Let’s start with why it’s so important.


The Bible says to.

That should be enough of a reason right there.

But this isn’t just a case of “Do it because I said to.” The Bible gives a deeper, more practical reason to do so: “I have stored up your word in my heart, that I might not sin against you.” (Psalm 119:11)

Scripture memory is sin prevention.

Psalm 119 makes it very clear. Temptation prevention begins with Scripture memory. The question is not if you’ll be tempted, but when. Since temptation has happened and will continue to happen every day of your life…

You need to be stocked up.

In many Bible translations, Psalm 119 says “hide God’s Word in my heart.” However, I really like the ESV’s translation of “stored up your word in my heart.” Storing up speaks of preparation.

Think of memorizing Scripture like stocking up your tool chest.

You never know what type of problem is going to come your way, and if you’re not prepared with the right tools, you won’t be able to fix it. However, if you’ve devoted time to stocking up your tool chest with the right spiritual tools, you’ll be amazed at how God uses them when problems or temptations come your way.

Memorizing Taylor Swift lyrics may help you “shake it off,” but that will only last so long!


If you want to know how to memorize Scripture, think about how you memorize anything else…

Inhale it.

How can my 2-year old son sing multiple verses of “Holly Jolly Christmas”? Because he heard it a couple hundred times during the month of December. So much so that he began requesting it whenever we got in the car. Spotify must think we love Burl Ives!

One of the main reasons I can quote so many lines from The Office, Tommy Boy, and Dumb & Dumber is because I can’t count the amount of times I’ve watched them. The more we take things in, the easier it becomes to commit them to memory.  (tweet this)

Scripture memory works similarly. Inhale Scripture. Not literally, but through your eyes and ears. Read it, speak it, listen to it, and meditate on it.

Prioritize it.

You won’t find time. You have to make time. There’s nothing inherently wrong with watching TV or playing video games or browsing social media, but imagine what you could do if you even cut out a small portion of the time you spend on those.

If you want to store God’s Word in your heart, it will take prioritizing God’s Word in your life. (tweet this)

Repeat it.

Although there are some things you may never forget, even if you wanted to, I’ve found that Scripture is rarely like that. If I want to make sure it’s easily accessible, I have to keep it fresh.

Sad news. I used to have a few entire books of the Bible memorized: Philippians, James, and Ephesians, and I was working on 1 Peter. I loved meditating on and storing up God’s Word in my heart, but I didn’t keep it fresh, and I lost it. Of course it isn’t a waste – I grew as I memorized, and I know those books very well today, but I wish I would have put the time in to keep them fresh in my heart.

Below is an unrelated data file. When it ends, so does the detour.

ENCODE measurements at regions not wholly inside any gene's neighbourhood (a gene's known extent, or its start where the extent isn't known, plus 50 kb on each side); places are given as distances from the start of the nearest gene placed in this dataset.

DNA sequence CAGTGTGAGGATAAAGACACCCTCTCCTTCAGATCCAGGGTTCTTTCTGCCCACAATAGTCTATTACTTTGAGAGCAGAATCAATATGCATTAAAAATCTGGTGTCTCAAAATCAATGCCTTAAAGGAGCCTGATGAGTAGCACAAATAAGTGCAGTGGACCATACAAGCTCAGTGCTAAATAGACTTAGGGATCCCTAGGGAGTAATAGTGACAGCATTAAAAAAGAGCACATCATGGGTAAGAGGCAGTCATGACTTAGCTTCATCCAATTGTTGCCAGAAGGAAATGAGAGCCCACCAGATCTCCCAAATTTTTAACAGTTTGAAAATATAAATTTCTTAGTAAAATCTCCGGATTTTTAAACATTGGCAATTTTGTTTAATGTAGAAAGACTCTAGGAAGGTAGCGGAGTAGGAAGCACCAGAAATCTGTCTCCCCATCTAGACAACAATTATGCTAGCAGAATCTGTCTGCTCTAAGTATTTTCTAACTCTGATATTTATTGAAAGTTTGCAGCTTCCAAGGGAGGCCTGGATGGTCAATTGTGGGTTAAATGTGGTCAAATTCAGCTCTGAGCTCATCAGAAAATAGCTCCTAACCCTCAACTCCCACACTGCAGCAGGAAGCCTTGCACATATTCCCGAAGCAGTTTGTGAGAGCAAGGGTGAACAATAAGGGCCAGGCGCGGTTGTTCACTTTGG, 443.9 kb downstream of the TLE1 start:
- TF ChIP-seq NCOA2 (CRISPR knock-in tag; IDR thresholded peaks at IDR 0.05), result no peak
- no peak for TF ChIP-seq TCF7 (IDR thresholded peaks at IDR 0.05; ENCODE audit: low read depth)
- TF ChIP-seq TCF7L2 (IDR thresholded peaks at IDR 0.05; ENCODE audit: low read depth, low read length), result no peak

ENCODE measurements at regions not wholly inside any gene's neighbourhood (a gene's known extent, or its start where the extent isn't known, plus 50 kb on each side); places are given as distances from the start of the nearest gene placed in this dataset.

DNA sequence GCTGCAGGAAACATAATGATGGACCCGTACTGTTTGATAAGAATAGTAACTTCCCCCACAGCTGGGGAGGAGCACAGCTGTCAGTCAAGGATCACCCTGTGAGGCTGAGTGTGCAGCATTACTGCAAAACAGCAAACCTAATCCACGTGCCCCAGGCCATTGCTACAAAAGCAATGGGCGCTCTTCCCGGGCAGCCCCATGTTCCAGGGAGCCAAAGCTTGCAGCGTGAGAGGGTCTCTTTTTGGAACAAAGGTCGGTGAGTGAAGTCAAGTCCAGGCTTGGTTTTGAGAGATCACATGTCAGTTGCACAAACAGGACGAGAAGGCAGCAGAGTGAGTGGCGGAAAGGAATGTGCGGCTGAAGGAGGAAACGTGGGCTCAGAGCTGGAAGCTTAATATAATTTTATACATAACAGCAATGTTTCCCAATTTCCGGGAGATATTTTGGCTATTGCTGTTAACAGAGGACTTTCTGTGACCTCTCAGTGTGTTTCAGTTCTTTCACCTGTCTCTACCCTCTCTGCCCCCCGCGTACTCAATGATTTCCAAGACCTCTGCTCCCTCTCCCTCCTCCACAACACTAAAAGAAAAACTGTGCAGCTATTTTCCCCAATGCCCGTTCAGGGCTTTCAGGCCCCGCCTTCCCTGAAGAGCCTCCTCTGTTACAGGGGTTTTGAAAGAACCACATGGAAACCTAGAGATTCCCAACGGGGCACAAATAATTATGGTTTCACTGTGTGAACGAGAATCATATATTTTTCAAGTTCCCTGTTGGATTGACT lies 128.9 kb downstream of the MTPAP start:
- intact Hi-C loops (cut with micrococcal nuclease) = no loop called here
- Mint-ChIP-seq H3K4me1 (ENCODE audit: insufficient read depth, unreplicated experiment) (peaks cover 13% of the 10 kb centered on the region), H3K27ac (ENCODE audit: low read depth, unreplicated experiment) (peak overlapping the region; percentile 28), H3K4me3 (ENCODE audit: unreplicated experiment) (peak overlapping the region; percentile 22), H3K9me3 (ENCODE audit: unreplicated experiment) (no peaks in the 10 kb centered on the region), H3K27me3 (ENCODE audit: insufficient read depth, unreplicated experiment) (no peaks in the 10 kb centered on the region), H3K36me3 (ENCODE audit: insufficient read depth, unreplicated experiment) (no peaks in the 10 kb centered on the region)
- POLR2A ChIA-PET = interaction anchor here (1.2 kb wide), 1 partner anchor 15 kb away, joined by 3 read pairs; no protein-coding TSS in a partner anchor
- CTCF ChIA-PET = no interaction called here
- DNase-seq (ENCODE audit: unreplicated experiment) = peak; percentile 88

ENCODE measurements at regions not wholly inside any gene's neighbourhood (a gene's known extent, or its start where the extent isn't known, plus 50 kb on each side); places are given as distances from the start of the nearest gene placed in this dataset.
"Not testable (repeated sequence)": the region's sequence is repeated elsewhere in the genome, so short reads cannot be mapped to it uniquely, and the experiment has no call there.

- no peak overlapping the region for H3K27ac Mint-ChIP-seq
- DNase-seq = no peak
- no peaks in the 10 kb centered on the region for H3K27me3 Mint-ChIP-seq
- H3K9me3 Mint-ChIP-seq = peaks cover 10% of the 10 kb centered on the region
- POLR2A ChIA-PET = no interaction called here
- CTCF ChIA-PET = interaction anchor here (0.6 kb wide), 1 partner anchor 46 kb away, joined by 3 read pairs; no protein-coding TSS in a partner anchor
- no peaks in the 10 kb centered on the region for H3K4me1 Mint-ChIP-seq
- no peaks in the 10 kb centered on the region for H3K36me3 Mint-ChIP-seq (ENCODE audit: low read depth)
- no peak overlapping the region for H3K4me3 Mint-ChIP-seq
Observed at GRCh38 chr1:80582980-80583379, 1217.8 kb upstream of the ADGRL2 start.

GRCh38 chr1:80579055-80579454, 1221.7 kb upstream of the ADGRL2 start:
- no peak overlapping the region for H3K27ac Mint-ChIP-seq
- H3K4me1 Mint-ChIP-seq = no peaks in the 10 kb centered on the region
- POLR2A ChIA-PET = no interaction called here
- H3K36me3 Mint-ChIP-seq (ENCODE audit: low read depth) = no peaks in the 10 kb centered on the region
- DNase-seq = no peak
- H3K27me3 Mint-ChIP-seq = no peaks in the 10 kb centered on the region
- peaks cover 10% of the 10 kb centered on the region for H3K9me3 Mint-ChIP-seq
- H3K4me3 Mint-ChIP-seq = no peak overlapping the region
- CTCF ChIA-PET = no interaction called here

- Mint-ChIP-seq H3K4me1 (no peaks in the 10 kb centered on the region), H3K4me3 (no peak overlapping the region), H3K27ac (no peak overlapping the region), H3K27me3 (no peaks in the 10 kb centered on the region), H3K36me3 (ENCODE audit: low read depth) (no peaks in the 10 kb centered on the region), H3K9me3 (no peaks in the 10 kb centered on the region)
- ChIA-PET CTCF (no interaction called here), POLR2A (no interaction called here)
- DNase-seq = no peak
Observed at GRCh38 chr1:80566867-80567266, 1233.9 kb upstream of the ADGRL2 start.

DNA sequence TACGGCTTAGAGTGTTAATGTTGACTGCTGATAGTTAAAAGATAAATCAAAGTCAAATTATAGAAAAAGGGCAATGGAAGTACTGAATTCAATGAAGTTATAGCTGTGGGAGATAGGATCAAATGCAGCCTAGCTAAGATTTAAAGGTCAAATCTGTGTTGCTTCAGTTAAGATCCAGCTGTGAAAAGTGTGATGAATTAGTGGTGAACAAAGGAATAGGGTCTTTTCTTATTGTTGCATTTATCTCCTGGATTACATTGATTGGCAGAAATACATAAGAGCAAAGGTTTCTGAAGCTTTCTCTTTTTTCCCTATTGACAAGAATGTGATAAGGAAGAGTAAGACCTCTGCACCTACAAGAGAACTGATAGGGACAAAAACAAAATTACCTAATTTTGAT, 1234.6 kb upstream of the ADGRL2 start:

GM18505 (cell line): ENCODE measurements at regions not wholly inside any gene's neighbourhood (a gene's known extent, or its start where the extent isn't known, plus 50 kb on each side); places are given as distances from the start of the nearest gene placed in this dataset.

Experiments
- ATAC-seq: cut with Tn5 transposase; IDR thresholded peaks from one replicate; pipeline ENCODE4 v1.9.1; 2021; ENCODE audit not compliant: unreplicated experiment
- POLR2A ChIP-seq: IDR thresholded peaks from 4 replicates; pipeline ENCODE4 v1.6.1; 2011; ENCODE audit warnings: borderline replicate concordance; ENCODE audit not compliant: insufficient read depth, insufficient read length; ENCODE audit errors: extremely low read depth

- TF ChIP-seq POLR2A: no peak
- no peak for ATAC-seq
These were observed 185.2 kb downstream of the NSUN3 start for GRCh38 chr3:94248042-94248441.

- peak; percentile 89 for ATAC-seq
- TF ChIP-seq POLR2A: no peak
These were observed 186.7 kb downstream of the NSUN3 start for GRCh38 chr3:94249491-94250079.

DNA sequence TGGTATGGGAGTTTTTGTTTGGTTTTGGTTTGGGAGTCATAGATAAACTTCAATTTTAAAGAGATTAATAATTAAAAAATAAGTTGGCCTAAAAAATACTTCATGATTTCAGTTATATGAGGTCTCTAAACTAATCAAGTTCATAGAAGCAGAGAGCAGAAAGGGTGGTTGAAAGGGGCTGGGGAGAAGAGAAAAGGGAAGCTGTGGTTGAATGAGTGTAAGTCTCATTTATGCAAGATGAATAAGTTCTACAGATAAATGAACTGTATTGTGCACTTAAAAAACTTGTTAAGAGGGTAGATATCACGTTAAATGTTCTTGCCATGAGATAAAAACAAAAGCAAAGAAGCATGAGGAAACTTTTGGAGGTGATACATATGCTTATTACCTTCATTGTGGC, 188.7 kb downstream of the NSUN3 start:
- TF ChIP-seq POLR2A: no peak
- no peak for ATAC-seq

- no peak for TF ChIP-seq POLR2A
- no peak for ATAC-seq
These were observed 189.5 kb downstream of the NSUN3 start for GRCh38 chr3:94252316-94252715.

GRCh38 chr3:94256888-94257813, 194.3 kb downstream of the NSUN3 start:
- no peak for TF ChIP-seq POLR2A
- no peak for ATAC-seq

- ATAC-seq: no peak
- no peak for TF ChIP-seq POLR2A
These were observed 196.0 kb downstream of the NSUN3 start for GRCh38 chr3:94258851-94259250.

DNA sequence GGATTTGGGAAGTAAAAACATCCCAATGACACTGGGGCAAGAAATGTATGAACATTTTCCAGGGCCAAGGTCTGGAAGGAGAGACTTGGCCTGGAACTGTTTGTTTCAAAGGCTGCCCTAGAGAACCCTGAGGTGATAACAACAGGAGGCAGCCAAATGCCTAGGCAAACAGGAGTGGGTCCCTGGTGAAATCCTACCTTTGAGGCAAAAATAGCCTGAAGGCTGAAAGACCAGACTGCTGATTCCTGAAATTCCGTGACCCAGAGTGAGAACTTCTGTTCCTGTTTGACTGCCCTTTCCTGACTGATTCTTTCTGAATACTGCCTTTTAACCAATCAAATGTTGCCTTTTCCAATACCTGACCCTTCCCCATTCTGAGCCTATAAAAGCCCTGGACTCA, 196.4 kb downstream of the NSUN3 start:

If you don’t fight to keep it, you’ll lose it. Make it a habit to regularly freshen up so you stay sharp.

Start now.

There will always be a reason not to start, so stop making excuses and get going on this important spiritual discipline. Pick a verse, a few verses, or a chapter, and start with that. Currently, I’m 18 verses into Romans 8 and I’m loving it. It’s always been a powerful chapter, but it means even more to me now that I’ve devoted hundreds of hours to reading and memorizing it.

Relevant Magazine recently ran a great article about memorizing Scripture. Make sure to check it out: The Hardest Spiritual Discipline is the Most Important One.

Let me know in the comments if this was helpful and what you’re memorizing.

Also, if you have any helpful memory tips or tricks, I’d love to hear about them!

Praying: Tips & Tricks


2016 is almost in the books. 2017 is just days away. A new year is always a good time for a fresh start (but so is any day, for instance, December 29!), so I decided to take a couple weeks to discuss some tips on developing good habits.

Last week we discussed Bible reading tips & tricks. We talked about everything from where to start and some tools to use to some ways to avoid distractions and the role of technology in Bible reading.

One of the main things to keep in mind is what I mentioned last week, but is worth mentioning again:

It’s time to train.

Paul commands Timothy in 1 Timothy 4:7 to “train yourself for godliness.” In his book, Disciplines of a Godly Man, Kent Hughes describes the word “train,” as “a word with the smell of the gym in it – the sweat of a good workout. ‘Gymnasticize (exercise, work out, train) yourself for the purpose of godliness’ conveys the feel of what Paul is saying.”

In other words: plan it, have great intentions, and make huge resolutions, but if you don’t put some sanctified sweat into it, nothing will change. (tweet this)

When it comes to praying daily, here are some things to keep in mind:

Both And

Prayer should be BOTH a regular set aside time AND an ongoing conversation. Both are important. Jesus did both. The Gospels say He regularly made time to get alone and pray. Jesus also prayed conversationally throughout the day with the Father. Make some sit-down prayer time a habit, but don’t stop there – keep the conversation rolling throughout the day.


I wasn’t always a journaler, but decided to try it about 6 years ago. I was in a really rough season after the first year of church planting, and decided to write down what I was praying for. I’ve stuck with it ever since. Journaling works a few ways: